With Dracaena Marginata, Donald Greco brings a wonderful addition to his Youngstown Quintet series of novels. This sensitive memoir chronicles two boys’ friendship, in four parts that span their entire lives.
The story begins in the 1950s, where we meet Sandy and Rigley, best friends who get into playful mischief, as most boys do. Sandy, the narrator, comes from a comfortable steelworker's home and a loving environment. Rigley’s family is poorer and less nurturing—his mother a hypochondriac and father a drunk.
To make matters more difficult, Rigley is mentally challenged.
Time and maturity bring this fact to Sandy’s attention in his teenage years, but he chooses to never mention it. Instead, he makes a promise to himself to never let anything life throws at him and Rigley stand in the way of their bond.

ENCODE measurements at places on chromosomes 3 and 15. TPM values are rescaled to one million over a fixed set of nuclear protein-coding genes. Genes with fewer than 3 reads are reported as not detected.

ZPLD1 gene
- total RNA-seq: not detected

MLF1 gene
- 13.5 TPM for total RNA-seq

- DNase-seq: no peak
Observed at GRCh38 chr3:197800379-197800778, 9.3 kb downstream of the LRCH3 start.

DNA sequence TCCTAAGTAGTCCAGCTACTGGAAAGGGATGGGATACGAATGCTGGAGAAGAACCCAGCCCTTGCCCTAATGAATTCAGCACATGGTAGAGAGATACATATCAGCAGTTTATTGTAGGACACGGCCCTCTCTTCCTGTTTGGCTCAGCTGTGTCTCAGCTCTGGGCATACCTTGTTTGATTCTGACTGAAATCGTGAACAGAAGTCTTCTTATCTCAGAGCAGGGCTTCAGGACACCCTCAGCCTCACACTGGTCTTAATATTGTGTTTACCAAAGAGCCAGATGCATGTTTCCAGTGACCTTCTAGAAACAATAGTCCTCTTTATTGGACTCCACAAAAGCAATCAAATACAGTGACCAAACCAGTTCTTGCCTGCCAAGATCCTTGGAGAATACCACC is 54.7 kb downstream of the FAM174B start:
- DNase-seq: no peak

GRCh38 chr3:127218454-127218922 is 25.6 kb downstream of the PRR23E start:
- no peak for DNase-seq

But life has a way of complicating childhood promises. Sandy serves overseas in the Vietnam War, then returns to college, and teaching, and finding the love of his life. But meanwhile Rigley’s mental deterioration continues.
As Sandy’s world grows more complicated, Rigley’s becomes more simple and forlorn. Sandy struggles to find happiness and reconcile his own life with that of Rigley, the boy to whom he vowed eternal friendship.